>> Do you fear some packager will flag as security updates that are not ?
>> Surely we can deal with such maintainer if that happens...
>
> No. The issue is that in the past sometimes security updates have been
> rushed out with no testing and broken things badly. ;(
>
> See http://fedoraproject.org/wiki/Updates_Lessons
> For some small number of examples (yes, anyone is welcome to please add
> others you have run into to the page).
>
> I know of at least dbus, bind, nss and a few others that were security
> updates and pushe out with no testing and turned out to break things.
>
> Perhaps security updates could have a smaller timeout?

This reminds me of the excellent "Timing the application of security
patches for optimal uptime" paper:
http://www.homeport.org/~adam/time-to-patch-usenix-lisa02.pdf
Maybe a smaller timeout would do, yet I don't think that we could use
a small enough (security-wise) timeout and still be safe from awful
regressions.

> Or a security group that tests them ?

People can't be expected to be knowledgeable or interested in all
packages that would need timely security testing.
In other words, telling all people in a group that an updated package
they don't care about is available would only add noise, while telling
relevant testers packages they care about are available may speed up
things.
For some reason, this reminds of RHN which sends emails only if
updates for the *installed* (relevant) packages are available.

We could create a subgroup of proventesters willing to enter
information about packages they know enough for them to test in a
timely manner. Or we could extend smolt to automate that task
(on-demand, of course). After all, we all tend to use what we install.

François
--
devel mailing list
devel@lists.fedoraproject.org
https://admin.fedoraproject.org/mailman/listinfo/devel
 
Old 11-17-2010, 01:28 AM
Jon Masters
 
Default The new Update Acceptance Criteria are broken

On Tue, 2010-11-16 at 23:35 +0100, François Cami wrote:
> On Fri, Nov 12, 2010 at 9:14 PM, Kevin Fenzi <kevin@scrye.com> wrote:
> > On Fri, 12 Nov 2010 14:54:28 -0500
> > Simo Sorce <ssorce@redhat.com> wrote:
> >
> >> Adam why should security updates wait at all ?
> >> Do you fear some packager will flag as security updates that are not ?
> >> Surely we can deal with such maintainer if that happens...
> >
> > No. The issue is that in the past sometimes security updates have been
> > rushed out with no testing and broken things badly. ;(
> >
> > See http://fedoraproject.org/wiki/Updates_Lessons
> > For some small number of examples (yes, anyone is welcome to please add
> > others you have run into to the page).
> >
> > I know of at least dbus, bind, nss and a few others that were security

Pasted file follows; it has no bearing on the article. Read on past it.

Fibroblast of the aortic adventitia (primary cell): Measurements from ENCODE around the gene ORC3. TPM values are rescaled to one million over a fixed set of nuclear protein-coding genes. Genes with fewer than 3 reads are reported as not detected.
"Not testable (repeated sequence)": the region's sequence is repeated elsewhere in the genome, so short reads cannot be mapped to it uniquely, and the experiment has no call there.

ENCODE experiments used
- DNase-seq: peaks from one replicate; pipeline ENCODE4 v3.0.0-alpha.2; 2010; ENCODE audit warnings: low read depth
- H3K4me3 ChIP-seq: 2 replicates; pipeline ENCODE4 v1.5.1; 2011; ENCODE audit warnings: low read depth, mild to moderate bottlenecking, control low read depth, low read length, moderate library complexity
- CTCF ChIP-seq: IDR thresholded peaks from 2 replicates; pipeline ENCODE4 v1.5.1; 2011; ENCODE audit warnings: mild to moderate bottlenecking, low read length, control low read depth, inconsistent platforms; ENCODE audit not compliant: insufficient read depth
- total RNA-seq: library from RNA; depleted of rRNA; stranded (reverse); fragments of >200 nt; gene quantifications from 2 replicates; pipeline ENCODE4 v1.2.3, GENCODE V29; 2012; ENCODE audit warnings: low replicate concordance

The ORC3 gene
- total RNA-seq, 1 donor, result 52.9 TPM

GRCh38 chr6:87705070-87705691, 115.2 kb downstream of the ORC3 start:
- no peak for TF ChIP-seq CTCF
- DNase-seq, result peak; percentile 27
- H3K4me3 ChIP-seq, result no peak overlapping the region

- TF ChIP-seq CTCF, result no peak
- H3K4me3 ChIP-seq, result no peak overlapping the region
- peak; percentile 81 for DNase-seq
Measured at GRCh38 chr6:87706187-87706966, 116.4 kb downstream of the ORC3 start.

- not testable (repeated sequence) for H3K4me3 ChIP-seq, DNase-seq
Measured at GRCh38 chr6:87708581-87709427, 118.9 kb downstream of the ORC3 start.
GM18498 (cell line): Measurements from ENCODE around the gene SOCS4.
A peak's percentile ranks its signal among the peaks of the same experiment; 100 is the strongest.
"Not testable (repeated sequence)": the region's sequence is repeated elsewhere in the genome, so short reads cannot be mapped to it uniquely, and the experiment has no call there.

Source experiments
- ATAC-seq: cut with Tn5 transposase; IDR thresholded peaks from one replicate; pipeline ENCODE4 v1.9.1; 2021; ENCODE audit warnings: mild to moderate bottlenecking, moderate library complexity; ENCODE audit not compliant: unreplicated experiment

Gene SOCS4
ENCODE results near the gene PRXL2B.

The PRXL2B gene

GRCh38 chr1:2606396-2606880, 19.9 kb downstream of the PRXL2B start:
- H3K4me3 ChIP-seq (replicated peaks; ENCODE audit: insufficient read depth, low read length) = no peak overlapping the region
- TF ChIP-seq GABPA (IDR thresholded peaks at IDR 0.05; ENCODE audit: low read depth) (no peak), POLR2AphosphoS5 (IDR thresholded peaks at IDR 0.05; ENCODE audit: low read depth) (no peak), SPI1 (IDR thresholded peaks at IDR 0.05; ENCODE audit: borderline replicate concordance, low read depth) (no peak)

> > updates and pushe out with no testing and turned out to break things.
> >
> > Perhaps security updates could have a smaller timeout?
>
> This reminds me of the excellent "Timing the application of security
> patches for optimal uptime" paper:
> http://www.homeport.org/~adam/time-to-patch-usenix-lisa02.pdf
> Maybe a smaller timeout would do, yet I don't think that we could use
> a small enough (security-wise) timeout and still be safe from awful
> regressions.

Funnily enough, that paper concludes that 10 days is an optimal time to
delay patch application in order to avoid getting a bad patch that will
need later revision. This is close to the 7 days used for pre-release
updates in the Updates Policy. So I would take this as another useful
data point demonstrating that one doesn't need to push security updates
instantaneously to stable, but that they can wait for testing results.

(no policy is immune from huge day zero vulnerabilities with massive
exploits, but I'm certain that if there were such an incident with this
policy, an exception could be made if the impact was significant)

Jon.


--
devel mailing list
devel@lists.fedoraproject.org
https://admin.fedoraproject.org/mailman/listinfo/devel
 
Old 11-17-2010, 05:10 AM
Chris Wright
 
Default The new Update Acceptance Criteria are broken

* Jon Masters (jonathan@jonmasters.org) wrote:
> On Tue, 2010-11-16 at 23:35 +0100, François Cami wrote:
> > On Fri, Nov 12, 2010 at 9:14 PM, Kevin Fenzi <kevin@scrye.com> wrote:
> > > On Fri, 12 Nov 2010 14:54:28 -0500
> > > Simo Sorce <ssorce@redhat.com> wrote:
> > >
> > >> Adam why should security updates wait at all ?
> > >> Do you fear some packager will flag as security updates that are not ?
> > >> Surely we can deal with such maintainer if that happens...
> > >
> > > No. The issue is that in the past sometimes security updates have been
> > > rushed out with no testing and broken things badly. ;(
> > >
> > > See http://fedoraproject.org/wiki/Updates_Lessons
> > > For some small number of examples (yes, anyone is welcome to please add
> > > others you have run into to the page).
> > >
> > > I know of at least dbus, bind, nss and a few others that were security